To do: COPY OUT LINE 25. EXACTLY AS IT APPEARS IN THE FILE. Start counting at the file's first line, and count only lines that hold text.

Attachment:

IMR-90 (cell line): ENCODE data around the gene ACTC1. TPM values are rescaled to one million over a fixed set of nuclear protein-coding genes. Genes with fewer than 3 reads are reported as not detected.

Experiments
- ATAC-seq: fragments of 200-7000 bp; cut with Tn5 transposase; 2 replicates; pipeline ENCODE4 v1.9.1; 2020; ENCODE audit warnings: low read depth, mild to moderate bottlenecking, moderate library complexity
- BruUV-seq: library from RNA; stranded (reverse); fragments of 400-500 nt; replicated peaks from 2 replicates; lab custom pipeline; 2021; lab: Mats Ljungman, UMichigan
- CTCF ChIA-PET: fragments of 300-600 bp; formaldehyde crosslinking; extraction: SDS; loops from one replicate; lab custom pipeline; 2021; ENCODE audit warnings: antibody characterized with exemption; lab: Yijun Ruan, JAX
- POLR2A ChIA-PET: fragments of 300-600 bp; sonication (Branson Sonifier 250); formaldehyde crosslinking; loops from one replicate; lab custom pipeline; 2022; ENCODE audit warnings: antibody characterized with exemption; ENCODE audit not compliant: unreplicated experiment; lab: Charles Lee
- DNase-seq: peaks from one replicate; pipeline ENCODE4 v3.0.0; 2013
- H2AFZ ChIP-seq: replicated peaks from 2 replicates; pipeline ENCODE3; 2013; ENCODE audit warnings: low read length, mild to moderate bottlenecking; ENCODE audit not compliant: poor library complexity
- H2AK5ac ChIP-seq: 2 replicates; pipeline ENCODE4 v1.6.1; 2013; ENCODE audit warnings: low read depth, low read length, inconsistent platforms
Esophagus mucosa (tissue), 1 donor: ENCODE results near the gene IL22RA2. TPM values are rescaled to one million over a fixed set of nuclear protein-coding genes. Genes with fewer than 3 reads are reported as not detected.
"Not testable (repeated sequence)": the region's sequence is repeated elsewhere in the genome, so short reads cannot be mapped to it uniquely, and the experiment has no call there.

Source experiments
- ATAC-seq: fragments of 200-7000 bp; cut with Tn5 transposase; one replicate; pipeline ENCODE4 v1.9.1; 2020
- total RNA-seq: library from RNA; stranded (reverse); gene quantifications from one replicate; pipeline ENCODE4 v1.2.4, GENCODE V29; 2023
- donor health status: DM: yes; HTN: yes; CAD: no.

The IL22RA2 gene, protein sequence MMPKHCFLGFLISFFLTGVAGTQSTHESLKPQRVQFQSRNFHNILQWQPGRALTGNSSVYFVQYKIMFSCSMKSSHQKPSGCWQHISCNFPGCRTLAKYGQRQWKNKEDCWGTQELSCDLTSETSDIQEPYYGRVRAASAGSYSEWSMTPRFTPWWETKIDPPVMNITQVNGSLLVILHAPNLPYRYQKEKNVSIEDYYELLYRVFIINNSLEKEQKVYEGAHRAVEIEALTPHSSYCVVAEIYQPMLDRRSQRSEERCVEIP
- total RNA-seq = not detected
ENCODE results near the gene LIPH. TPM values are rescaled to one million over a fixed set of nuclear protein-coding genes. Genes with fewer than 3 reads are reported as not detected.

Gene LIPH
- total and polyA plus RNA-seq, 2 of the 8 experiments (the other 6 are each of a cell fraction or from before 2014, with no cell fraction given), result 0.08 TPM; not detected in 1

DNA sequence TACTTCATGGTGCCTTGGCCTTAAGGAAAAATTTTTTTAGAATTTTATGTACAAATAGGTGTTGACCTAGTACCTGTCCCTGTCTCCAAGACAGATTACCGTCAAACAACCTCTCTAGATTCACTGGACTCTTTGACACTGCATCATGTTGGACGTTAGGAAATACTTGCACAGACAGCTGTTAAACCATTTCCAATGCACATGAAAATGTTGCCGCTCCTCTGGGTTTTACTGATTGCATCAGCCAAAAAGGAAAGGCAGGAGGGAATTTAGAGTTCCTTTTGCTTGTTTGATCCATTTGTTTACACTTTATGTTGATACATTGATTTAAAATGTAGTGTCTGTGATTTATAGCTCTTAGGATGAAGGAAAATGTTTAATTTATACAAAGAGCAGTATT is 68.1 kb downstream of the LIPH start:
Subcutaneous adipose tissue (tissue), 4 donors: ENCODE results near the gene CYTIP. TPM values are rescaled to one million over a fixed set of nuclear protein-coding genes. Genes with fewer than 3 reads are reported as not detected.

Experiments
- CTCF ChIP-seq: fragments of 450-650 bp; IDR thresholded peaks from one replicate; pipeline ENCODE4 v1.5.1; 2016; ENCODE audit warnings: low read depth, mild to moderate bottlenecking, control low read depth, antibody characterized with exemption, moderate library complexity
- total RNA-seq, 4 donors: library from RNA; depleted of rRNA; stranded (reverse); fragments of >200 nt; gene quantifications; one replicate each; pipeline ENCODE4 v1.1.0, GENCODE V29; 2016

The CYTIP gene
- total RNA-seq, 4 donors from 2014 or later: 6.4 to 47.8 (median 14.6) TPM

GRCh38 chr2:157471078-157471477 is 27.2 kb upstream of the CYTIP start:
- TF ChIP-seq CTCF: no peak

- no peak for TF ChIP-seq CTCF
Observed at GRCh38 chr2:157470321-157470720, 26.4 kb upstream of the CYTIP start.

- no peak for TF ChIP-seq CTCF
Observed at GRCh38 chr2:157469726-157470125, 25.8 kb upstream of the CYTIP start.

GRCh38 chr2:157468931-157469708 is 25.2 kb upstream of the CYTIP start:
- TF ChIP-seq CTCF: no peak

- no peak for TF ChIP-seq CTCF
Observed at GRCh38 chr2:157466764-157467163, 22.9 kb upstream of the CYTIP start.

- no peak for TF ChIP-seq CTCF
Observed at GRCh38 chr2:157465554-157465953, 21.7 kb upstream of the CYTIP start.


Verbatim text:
- total RNA-seq, 4 donors: library from RNA; depleted of rRNA; stranded (reverse); fragments of >200 nt; gene quantifications; one replicate each; pipeline ENCODE4 v1.1.0, GENCODE V29; 2016